Hobby Musings: What attending a socially-distanced card show looks like – Last week brought the unfortunate hobby news that this year’s National Sports Collectors Convention would be cancelled. Originally moved to mid-December, the show’s organizers made the difficult decision to not hold it for the first time in its history. While the right decision, it’s undeniably a sore blow for the hobby community.

The National became just the latest show to be cancelled this year because of the coronavirus pandemic. Even with the concerns, some card shows have pressed on, albeit with social distancing measures. One such show happened to occur a mere five minutes from my house in Plainville, Connecticut last Saturday. Being put on for the first time since April, the show at the town’s VFW has been going on once a month for 20 years.

The Plainville VFW show normally opens its doors to the public around nine in the morning. When I pulled into the parking lot around 10:30, I was greeted by a very full parking lot. Heading up the front of the building, there were signs for the social distancing measures that needed to be taken in order to enter the show. One of these included having my temperature taken as I prepared to go inside.

It was incredible to see how busy the show floor was inside. Talking with co-promoter Cliff Gorneault, he told me on a good show day, about 150 people come through the door. For this show, he counted 137 people come through by 9:38 am. Part of his duty was consistently monitoring for attendance as they were only allowed to have 50 people inside the building. Because of larger crowds earlier in the morning, he noted that they had to have people wait outside until others came out so they wouldn’t go over the capacity limits.

Talking with Gorneault and the show’s other promoter Alix Langlais, they both noted the biggest difference between this show and previous shows was making sure proper social distancing measures were in place. Besides the temperature check and capacity limits, this included making sure everyone was wearing masks. In addition, it necessitated having to keep people moving around the showroom floor as opposed to being able to linger for a longer time. They also had to have fewer tables/dealers inside the room and not offer food and beverage concessions like they normally do.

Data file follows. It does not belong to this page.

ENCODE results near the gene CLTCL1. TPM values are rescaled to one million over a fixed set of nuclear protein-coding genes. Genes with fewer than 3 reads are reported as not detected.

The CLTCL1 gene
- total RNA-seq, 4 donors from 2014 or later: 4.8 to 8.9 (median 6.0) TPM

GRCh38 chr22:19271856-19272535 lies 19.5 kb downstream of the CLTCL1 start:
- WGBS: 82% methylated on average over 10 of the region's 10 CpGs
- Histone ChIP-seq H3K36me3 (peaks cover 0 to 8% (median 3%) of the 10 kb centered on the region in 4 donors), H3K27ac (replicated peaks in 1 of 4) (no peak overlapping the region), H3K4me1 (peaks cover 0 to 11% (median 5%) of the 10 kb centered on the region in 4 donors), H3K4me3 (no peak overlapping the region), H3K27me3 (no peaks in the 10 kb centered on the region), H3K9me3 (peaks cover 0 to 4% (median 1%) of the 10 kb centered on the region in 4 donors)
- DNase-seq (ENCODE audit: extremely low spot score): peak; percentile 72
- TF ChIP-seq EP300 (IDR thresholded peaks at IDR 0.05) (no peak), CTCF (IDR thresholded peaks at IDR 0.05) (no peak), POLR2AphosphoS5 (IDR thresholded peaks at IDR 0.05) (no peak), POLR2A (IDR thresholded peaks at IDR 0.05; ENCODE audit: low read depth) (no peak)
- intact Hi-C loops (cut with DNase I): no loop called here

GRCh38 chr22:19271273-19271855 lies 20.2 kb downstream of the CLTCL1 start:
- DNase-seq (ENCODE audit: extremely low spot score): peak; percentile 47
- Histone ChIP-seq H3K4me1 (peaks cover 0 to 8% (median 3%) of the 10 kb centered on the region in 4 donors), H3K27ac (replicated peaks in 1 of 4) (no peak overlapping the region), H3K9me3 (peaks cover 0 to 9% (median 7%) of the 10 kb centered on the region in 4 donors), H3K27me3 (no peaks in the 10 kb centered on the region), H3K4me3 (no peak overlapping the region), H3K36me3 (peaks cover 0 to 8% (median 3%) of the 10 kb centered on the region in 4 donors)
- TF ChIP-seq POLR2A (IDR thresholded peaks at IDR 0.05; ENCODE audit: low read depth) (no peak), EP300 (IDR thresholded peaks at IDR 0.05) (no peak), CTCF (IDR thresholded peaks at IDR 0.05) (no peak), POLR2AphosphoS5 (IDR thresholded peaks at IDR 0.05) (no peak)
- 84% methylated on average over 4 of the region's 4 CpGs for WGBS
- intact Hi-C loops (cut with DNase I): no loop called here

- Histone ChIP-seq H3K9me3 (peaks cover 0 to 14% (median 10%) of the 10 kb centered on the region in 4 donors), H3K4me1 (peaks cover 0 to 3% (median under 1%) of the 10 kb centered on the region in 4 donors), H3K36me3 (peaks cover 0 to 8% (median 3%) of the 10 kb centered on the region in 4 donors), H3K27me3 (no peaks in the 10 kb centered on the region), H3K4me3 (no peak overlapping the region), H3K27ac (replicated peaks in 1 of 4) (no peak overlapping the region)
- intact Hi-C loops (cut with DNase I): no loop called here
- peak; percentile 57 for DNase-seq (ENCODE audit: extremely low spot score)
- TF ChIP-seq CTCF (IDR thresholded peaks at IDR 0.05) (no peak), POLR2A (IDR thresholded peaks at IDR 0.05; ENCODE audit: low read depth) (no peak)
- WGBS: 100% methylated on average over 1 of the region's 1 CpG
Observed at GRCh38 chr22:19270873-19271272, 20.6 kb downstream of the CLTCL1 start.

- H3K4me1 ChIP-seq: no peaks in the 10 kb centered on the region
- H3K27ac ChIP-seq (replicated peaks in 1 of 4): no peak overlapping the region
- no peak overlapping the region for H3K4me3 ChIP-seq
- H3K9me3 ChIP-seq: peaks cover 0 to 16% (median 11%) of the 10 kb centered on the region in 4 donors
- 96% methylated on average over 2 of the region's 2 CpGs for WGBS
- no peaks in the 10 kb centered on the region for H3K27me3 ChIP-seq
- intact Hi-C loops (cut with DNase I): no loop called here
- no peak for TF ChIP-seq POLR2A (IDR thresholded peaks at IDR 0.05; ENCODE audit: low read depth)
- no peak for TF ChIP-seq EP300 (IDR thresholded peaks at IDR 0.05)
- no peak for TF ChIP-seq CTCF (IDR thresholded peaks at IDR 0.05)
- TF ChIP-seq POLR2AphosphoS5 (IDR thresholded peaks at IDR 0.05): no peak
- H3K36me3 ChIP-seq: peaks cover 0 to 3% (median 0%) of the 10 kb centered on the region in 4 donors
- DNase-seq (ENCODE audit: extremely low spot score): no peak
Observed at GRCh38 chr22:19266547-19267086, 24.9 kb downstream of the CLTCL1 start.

While they had fewer people inside the building, they did have some dealers set up outside in front. They also opted not to charge admission as they wanted to give a little bonus for everyone attending their first show back.

Even with all the social distancing measures, the show proved to be a tremendous success. Langlais said they started letting attendees in the door at 8:30 instead of nine because of the amount of people who came early. He also noted they had solid foot traffic and were consistently busy throughout the day. Some of the older dealers who often set up at the show opted not to attend this one because of health concerns. Gorneault said he understood their concerns and added their table spot was waiting for them whenever they were ready to come back.

As far as what was for sale at the show, I noticed a lot of basketball to say the least, as well as a large amount of retail boxes and packs. I also spied some really impressive Fernando Tatis Jr. autographs. As sorely tempted as I was to get a few things, my lone purchase was a pair of Randy Dobnak Topps base rookie cards. The Twins right-hander is from my hometown of South Park, PA, so it was cool to land a couple of his cards.

With a successful August show in the books, Gorneault and Langlais are planning to have their next show in September as long as guidelines allow them to do so. With several shows in the NY/NJ area being cancelled for the year, the Plainville show is allowing collectors in the New England area the chance to have some collecting normalcy and community that goes beyond the computer. I do have to say it was nice to be able to attend a card show again, even with the social distancing measures in place. Based on the atmosphere inside the building, it’s safe to say a lot of other collectors felt the same way.

Hobby Musings: What attending a socially-distanced card show looks like – Image Gallery

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Kelsey’s ability to bring hobby coverage to the mainstream sports fan has been a true asset. GTS is happy to feature his thoughts on collecting in Hobby Musings. The opinions expressed are his and do not necessarily reflect those of GTS Distribution.

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